How to rip a Blu-ray disc

Transcript

[Editor’s note: The MPAA and most media companies argue that you can’t legally copy or convert commercial DVDs or Blu-ray discs for any reason. We (and others) think that, if you own one of these discs, you should be able to override its copy protection to make a backup copy or to convert its content for viewing on other devices. Currently, the law isn’t entirely clear one way or the other. So our advice is: If you don’t own it, don’t do it. If you do own it, think before you rip.]

Over the years we’ve talked about creating backups and portable copies of the DVD media you own. But the world of disc-based media has shifted largely to Blu-ray. Once upon a time ripping Blu-ray discs wasn’t all that necessary because these discs came with digital copies available from the iTunes Store. Regrettably, the movie industry has moved to the Ultraviolet digital copy scheme which is neither convenient nor reliable, so it’s back to ripping we go.

In this movie I’ll show you how it’s done with the admonition that you should do this only with the media you own. Doing otherwise is piracy and isn’t cool. Now, let’s proceed.

First of all, you’ll need a Blu-ray reader for your Mac as Apple doesn’t supply the things. You can find these for well under a hundred bucks at places like Amazon and Other World Computing. Once you’ve connected that player you’ll need the software necessary to rip your discs.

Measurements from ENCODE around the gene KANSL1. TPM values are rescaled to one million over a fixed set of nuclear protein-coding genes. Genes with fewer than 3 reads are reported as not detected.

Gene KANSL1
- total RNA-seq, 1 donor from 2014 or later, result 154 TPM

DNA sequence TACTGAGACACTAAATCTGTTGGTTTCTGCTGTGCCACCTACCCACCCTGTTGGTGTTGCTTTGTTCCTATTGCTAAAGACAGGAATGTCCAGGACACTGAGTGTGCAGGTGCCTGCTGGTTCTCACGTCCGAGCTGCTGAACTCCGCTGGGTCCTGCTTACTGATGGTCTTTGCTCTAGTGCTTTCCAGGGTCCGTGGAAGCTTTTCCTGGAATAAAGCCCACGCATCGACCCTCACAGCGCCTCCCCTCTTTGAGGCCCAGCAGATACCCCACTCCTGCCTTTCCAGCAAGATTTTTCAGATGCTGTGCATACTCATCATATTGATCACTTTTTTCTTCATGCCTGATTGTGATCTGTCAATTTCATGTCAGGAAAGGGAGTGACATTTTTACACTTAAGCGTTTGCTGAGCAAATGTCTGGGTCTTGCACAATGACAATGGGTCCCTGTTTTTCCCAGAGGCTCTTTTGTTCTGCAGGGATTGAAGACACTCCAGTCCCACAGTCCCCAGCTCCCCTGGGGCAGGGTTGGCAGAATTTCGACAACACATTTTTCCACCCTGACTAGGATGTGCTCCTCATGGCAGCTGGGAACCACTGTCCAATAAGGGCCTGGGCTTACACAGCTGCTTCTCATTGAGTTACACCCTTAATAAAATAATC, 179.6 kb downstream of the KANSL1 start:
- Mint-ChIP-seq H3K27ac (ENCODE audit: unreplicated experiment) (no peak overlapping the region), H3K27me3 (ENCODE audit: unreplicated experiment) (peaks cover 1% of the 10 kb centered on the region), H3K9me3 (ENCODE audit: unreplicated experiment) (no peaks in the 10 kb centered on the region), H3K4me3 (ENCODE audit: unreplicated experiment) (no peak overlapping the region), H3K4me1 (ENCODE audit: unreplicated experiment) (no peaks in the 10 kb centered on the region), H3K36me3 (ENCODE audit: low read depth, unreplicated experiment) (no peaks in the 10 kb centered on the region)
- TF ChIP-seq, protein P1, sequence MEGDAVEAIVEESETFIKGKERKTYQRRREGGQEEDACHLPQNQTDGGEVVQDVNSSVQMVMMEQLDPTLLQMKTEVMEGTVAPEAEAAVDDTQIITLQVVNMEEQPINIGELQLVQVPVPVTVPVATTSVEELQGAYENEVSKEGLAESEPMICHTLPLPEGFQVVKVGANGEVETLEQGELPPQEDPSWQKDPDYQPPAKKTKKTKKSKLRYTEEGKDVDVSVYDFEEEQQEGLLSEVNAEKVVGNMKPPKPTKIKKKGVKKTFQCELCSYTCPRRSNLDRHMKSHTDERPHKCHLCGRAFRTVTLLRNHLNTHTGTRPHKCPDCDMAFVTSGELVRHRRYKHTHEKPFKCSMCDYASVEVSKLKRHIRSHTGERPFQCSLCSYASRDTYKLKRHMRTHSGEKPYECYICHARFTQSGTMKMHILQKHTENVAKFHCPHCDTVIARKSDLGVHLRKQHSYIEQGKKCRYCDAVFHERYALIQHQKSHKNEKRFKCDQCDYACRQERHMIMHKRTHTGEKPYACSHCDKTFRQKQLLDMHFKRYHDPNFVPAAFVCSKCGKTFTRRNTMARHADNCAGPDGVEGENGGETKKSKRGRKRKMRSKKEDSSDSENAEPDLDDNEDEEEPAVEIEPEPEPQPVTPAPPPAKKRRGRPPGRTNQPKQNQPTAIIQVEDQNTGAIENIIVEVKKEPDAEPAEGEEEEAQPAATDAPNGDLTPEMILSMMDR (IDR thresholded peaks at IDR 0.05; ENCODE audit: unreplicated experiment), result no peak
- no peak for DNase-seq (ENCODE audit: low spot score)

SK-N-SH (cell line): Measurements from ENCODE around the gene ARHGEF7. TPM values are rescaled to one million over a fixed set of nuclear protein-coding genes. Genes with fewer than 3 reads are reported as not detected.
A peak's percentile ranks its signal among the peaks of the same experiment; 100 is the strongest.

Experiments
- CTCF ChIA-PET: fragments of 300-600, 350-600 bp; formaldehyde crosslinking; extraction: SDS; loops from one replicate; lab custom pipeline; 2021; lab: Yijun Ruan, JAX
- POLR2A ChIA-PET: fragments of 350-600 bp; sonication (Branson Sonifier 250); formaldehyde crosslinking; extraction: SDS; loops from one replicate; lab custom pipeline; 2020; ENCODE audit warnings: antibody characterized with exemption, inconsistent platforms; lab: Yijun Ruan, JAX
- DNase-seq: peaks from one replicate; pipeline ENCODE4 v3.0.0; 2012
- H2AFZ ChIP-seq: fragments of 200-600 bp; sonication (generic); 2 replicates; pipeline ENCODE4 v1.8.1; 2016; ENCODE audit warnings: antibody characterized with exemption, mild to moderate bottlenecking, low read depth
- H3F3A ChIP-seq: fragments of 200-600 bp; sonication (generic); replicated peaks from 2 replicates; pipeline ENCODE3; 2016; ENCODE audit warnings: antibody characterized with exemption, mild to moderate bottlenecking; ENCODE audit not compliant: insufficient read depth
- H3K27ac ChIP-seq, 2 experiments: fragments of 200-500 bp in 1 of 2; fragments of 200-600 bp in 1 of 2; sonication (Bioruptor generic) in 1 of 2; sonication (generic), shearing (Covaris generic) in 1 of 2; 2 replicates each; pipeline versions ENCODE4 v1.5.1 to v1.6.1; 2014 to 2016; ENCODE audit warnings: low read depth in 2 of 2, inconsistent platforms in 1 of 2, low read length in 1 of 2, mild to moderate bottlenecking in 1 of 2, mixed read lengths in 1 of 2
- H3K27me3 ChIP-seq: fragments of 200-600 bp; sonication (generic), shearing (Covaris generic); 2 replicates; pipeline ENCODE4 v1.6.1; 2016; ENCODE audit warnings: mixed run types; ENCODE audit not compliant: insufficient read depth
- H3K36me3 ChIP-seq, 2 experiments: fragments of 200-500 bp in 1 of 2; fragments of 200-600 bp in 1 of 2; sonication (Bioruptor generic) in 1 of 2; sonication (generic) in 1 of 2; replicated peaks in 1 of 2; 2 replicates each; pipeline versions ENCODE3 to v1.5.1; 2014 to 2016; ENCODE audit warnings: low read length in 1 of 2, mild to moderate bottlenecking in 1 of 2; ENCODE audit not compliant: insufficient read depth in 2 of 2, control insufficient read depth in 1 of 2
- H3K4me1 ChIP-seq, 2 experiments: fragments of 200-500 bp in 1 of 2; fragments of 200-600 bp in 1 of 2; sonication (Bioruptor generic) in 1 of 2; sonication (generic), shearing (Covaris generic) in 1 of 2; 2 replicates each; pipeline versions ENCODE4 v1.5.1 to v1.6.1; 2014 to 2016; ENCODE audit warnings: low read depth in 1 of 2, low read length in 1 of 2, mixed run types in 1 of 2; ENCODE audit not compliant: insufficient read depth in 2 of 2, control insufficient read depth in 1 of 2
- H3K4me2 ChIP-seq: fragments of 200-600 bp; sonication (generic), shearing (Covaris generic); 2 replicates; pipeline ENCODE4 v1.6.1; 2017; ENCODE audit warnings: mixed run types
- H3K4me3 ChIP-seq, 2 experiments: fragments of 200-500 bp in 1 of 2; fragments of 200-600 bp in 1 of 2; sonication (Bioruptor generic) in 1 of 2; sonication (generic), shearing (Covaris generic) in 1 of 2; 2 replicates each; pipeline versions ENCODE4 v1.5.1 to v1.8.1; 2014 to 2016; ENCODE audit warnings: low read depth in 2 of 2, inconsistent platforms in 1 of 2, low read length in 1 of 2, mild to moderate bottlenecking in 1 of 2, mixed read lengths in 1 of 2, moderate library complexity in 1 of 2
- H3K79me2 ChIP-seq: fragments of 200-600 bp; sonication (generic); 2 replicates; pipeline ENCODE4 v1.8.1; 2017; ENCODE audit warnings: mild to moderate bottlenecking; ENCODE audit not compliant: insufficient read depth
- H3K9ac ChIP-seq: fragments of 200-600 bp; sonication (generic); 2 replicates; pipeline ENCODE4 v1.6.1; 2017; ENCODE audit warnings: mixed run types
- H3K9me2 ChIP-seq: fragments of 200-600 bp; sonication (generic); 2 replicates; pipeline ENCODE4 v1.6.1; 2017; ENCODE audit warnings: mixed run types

Although there are a number of utilities that claim to do it, they can be costly and some of them are promoted via spam—which also isn’t cool. I’ll instead suggest a free utility called MakeMKV, which you can get from www.makemkv.com/download.

Once you’ve installed it, insert your Blu-ray disc and click on its image. MakeMKV will scan the disc looking for real titles rather than fake ones that might have been created to help protect the disc from copying. When it’s finished scanning it will present you with a list of chapter’s it’s found. Select the one you want (the largest one in size) and click the Save Title button. MakeMKV will set about creating the copy of the title.

Once it’s done so you have a .mkv, which won’t play natively on an iOS device. Unless you want to watch the movie on your Mac using something like VLC to play it (which supports such files) you’ll have to convert it to an iOS compatible format. I use the free HandBrake for that.

Just launch HandBrake, click the Source button, and choose the .mkv file you just created. Select an appropriate preset—iPad or Apple TV 3, for example—and then click Start. The .mkv files will be converted to an MPEG-4 file, which will play on your Mac, iOS device, or Apple TV.

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